Outsource your engineering?
Is executing the design, startup, and support for your control, instrumentation, and electrical systems with internal resources always the right approach? Find out in this month’s installment of Machine Builder Mojo.
MOST INDUSTRIAL machine, process skid, and robot builders have an in-house staff of qualified automation professionals. This group handles the design, startup, and support for their control, instrumentation, and electrical systems.
Is executing these tasks with internal resources always the right approach? Is there sometimes a need to turn to outside resources such as system integrators? We asked these questions of both machine builders and system integrators, and their responses form the basis of this and next month’s column.
This month we’ll pass along the responses of machine builders. It’s no coincidence that the OEM Insight column, “We Don’t Use System Integrators” on page 82 is a view of this issue from a machine builder’s perspective. Next month, I’ll examine input from system integrators, and OEM Insight will present the point of view of a system integrator.
Machine builders produce standard machines, but often with varying levels of custom features. Customization depends on the application and on customer requirements and can range from minimal to extensive. Since no one knows your machines better than you, when your customer wants a standard machine with little or no customization, outside help usually isn’t needed.
“We very rarely use system integrators,” says Scott Bivens, electrical engineering manager for Packaging Technologies. Packaging Technologies makes packaging, processing, and filling machinery for the food, meat, dairy, pharmaceutical, explosive, cosmetic, aerosol, and other commercial and consumer product industries. “We spent nearly the same time bringing the integrator up to speed on our equipment and managing their activities as if we did the work ourselves,” adds Bivens.
A second builder echoes this sentiment. “We don’t use outside system integration and automation service providers,” states Chris Cote, manager, R&D electrical engineering at Goss International Americas. Goss makes newspaper and commercial press systems, as well as mailroom and post-press equipment.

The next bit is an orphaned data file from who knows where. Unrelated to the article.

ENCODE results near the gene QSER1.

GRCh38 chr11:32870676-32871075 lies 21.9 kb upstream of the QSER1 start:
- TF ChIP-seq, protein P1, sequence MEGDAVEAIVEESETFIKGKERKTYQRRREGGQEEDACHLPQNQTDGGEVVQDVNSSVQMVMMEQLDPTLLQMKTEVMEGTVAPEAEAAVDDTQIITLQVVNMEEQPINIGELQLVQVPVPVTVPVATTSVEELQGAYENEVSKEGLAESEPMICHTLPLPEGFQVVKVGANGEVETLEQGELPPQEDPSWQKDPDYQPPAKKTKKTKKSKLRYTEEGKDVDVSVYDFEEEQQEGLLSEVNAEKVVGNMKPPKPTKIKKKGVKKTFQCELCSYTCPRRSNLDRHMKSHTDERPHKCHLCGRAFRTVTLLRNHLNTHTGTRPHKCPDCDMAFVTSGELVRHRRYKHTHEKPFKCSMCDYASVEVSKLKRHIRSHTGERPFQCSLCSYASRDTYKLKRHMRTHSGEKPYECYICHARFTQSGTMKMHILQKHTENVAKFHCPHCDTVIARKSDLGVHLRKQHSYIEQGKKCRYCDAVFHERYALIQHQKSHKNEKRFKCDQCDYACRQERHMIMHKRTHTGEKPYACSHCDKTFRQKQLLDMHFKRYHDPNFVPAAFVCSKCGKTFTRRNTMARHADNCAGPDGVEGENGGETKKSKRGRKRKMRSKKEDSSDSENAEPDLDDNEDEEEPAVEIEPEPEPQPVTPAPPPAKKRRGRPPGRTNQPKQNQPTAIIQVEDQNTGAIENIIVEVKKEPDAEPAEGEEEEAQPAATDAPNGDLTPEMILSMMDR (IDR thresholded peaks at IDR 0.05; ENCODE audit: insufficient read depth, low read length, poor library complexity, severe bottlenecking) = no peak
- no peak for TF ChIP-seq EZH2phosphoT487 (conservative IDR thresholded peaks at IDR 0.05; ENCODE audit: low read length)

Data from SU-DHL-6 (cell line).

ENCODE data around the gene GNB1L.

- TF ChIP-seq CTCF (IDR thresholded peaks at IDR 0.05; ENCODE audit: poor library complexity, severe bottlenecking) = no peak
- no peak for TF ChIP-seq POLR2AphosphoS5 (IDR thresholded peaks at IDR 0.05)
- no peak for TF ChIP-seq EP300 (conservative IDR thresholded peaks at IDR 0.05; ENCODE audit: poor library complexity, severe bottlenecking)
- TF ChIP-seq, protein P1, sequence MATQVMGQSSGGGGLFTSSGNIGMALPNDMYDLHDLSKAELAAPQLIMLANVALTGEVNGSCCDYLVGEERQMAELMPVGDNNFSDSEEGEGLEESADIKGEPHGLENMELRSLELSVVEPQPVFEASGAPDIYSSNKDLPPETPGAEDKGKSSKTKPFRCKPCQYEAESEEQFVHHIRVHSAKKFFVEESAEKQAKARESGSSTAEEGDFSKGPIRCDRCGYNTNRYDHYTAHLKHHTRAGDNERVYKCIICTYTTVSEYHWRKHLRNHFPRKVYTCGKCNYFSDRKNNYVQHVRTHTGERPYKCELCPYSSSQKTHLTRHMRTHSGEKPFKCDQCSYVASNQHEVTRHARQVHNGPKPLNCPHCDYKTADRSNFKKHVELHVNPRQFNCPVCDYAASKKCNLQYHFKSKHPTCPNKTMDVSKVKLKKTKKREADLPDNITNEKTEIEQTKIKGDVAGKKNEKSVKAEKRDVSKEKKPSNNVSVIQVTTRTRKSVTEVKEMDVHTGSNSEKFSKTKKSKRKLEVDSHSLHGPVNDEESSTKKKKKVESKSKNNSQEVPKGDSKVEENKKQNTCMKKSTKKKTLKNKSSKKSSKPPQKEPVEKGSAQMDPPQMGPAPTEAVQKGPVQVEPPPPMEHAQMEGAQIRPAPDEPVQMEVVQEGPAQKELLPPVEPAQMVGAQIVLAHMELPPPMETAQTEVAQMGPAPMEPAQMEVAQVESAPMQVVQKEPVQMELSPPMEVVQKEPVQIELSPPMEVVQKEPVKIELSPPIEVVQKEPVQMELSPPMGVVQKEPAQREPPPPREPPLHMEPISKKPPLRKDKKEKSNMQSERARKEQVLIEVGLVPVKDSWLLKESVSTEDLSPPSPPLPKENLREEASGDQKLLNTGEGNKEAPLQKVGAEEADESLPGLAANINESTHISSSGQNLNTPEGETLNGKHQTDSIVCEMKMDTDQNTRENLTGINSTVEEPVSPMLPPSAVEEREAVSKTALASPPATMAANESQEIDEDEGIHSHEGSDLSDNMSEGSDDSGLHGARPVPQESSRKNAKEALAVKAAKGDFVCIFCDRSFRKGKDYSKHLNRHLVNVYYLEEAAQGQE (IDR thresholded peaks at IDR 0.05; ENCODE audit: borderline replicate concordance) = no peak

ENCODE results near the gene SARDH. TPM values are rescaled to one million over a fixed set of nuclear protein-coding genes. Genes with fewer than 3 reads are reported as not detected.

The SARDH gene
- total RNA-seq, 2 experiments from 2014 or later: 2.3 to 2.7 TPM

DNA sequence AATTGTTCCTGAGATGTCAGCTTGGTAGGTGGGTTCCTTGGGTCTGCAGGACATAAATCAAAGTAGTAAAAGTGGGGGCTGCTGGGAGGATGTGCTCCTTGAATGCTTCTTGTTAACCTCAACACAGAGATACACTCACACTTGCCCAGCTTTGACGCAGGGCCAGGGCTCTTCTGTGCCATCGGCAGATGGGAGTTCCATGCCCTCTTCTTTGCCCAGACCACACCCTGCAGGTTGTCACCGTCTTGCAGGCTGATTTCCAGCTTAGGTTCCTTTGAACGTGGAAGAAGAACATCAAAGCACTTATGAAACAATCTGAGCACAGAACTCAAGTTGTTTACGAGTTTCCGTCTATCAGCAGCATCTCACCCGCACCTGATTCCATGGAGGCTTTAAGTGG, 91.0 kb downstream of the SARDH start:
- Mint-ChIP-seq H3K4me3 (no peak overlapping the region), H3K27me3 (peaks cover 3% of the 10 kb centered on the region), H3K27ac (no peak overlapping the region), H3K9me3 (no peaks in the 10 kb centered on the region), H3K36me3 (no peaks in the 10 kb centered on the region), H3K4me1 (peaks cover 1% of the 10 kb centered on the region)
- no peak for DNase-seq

“We have the needed engineering expertise and resources in-house,” adds Cote. “It would be difficult to bring a third party up to speed. Further, after they master that learning curve and become productive, there is a risk that this new resource might become a competitor.”
Meanwhile, RRR Development makes manufacturing equipment for the rubber, steel, and plastics industry. “Many system integrators understand the technology, but don’t have an adequate grasp of our process,” says Robert Irwin, vice president of sales and engineering at RRR Development. “Having our own integration team gives us continuity for design, build, assembly, pre-ship test, and commissioning.”
Of course, some customers and applications might require such a high degree of customization that outside engineering resources can be of great assistance. “We use system integrators for one-of-a-kind or specialty systems and add on features,” says Ismail Kirmaci, electrical engineering manager for Orthodyne Electronics. Orthodyne makes ultrasonic wire bonders for customers in the semiconductor and microelectronics industries.
It’s a similar deal with Battenfeld Gloucester Engineering, builder of blown film, cast film, foam systems, sheet extruders, and extrusion coating systems for plastic industry applications. It uses system integrators when it doesn’t have the internal resources available, “but it also can be expertise-related,” reminds Paul Brancaleone, engineering manager of software and controls for Battenfeld. “We’re in the custom equipment business and sometimes a customer insists on specific vendor’s controls or HMIs. These can be products that we haven’t used before. If it’s a one-off deal, the training and resource drain with respect to our internal staff doesn’t make sense.”
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